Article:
This means that the developer of the game can use the funding as it comes in, rather than a Kickstarter campaign in which a lot of money can be raised over a short period of time. These larger campaigns have time and time again led to the creator or developer of the proposed product ‘bailing’ on their backers, taking the money and vanishing. 


To both Kickstarter and early access, risk is inherently infused with them. After all, you’re putting real, actual money down early on an in-progress product that often only has videos or still pictures demonstrating the product, over you actually being able to use the thing firsthand. 


Sure, with early access, after paying the money, you can download and play the game, but even then, it’s not finished. You’re only playing an early version of what the game will probably end up being. 


In early access, many games do often come out, ending up being exactly what they promised, or what was promised though maybe not as grandiose, or are complete shells of what was promised. However, there are some games that have been in early access for a very long time, becoming a money dump for hopeful people just looking to play a game that they were told would be the be-all, end-all for video games.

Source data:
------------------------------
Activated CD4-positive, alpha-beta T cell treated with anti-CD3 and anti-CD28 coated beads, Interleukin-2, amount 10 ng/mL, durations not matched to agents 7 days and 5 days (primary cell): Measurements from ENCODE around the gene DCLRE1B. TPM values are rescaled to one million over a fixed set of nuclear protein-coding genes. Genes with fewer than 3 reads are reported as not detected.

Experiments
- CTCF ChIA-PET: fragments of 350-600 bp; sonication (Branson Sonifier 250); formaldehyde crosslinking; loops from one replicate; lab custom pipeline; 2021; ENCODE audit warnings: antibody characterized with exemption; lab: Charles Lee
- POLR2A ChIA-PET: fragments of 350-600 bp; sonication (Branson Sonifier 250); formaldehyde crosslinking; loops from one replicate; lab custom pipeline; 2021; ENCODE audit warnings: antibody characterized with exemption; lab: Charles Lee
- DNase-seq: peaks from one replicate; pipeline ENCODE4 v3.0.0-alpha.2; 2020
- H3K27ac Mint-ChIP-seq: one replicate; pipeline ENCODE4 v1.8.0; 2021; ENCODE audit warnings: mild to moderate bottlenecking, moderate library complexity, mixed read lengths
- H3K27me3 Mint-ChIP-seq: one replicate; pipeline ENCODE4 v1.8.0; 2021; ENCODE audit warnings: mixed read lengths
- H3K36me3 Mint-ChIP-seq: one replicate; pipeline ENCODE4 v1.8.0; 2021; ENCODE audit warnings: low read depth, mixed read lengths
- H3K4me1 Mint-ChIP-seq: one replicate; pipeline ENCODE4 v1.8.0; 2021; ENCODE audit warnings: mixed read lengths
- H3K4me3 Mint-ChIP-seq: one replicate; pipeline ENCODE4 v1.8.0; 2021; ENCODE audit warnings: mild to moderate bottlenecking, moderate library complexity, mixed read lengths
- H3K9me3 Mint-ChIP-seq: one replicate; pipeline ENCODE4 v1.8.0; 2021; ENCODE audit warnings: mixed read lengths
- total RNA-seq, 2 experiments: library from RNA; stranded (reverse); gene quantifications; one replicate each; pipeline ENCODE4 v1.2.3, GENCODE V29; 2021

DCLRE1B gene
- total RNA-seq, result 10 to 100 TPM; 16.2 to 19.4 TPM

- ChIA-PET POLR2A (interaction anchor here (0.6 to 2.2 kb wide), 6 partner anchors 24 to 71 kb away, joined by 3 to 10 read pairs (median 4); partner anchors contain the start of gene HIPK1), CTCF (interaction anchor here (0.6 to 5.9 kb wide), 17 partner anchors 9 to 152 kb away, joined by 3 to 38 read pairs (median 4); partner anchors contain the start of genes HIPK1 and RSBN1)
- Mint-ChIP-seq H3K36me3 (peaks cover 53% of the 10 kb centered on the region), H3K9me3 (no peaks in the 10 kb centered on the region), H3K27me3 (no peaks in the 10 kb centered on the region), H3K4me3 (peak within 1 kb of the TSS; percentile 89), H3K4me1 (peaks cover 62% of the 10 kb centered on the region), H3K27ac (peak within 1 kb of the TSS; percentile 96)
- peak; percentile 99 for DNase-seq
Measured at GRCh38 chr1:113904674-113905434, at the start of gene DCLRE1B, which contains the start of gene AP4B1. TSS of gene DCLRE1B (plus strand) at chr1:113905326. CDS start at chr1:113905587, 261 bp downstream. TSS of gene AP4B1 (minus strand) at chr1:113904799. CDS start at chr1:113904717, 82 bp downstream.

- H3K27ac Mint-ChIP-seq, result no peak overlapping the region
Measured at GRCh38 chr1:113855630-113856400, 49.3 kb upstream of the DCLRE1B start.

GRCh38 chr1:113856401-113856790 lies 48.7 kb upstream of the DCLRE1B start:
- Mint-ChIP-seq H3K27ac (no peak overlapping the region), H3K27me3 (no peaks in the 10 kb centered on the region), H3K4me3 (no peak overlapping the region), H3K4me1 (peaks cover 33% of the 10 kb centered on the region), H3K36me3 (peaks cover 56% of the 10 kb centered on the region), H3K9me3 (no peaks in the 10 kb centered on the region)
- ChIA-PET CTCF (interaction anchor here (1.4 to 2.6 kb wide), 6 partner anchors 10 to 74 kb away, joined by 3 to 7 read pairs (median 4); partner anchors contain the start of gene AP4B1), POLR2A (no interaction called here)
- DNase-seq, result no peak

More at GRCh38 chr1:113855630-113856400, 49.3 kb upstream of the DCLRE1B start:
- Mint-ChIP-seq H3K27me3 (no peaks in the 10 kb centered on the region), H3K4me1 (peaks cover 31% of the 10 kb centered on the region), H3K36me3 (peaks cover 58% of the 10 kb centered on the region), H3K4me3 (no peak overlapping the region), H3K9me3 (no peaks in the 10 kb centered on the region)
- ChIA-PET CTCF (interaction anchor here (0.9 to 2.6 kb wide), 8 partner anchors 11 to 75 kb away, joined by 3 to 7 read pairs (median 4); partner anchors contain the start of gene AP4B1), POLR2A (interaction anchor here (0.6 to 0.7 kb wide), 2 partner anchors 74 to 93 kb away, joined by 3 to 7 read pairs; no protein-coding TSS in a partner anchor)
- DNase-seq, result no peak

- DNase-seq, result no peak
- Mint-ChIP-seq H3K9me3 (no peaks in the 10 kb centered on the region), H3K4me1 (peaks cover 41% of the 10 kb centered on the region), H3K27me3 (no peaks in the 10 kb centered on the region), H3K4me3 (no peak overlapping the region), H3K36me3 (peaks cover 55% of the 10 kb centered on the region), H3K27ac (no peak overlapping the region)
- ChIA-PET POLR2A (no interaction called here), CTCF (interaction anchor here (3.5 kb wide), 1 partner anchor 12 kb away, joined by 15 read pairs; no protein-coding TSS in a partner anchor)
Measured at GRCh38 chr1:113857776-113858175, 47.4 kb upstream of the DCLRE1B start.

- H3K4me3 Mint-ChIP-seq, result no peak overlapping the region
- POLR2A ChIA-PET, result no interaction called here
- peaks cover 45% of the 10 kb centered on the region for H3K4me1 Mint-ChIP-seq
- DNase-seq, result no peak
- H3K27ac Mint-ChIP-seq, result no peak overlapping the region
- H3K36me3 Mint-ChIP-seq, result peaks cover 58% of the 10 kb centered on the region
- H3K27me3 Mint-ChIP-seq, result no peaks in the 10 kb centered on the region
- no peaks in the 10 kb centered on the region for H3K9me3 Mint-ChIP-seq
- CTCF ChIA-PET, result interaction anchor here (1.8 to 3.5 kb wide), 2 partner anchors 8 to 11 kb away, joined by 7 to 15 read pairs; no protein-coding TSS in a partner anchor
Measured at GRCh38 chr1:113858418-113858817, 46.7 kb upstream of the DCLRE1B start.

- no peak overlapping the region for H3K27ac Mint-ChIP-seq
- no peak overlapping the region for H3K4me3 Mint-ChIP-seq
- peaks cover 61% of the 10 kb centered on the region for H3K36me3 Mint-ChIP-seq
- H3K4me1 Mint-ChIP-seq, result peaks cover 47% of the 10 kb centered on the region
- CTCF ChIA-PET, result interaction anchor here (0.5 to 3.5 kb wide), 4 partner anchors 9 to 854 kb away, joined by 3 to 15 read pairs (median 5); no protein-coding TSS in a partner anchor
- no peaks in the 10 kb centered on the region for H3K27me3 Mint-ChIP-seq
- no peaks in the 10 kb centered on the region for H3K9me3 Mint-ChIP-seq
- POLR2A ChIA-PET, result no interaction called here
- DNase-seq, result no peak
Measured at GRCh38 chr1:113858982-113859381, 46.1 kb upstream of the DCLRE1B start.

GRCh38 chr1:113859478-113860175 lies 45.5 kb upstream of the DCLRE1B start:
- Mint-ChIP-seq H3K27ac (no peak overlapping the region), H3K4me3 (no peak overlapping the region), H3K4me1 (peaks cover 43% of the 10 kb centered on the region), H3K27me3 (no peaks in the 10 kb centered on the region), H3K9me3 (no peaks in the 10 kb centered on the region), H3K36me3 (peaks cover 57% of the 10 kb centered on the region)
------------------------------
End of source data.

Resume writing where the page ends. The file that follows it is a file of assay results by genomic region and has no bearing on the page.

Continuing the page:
One such example is Star Citizen, a science-fiction game in which players can ostensibly live another life inside of a massive, digital universe. The promises of Star Citizen were always larger-than-life, but as the game began to accumulate more funding from Kickstarter campaigns alone, it became clear that the ever-increasing and absurdly high amount of funding was becoming too much for the Star Citizen team to handle.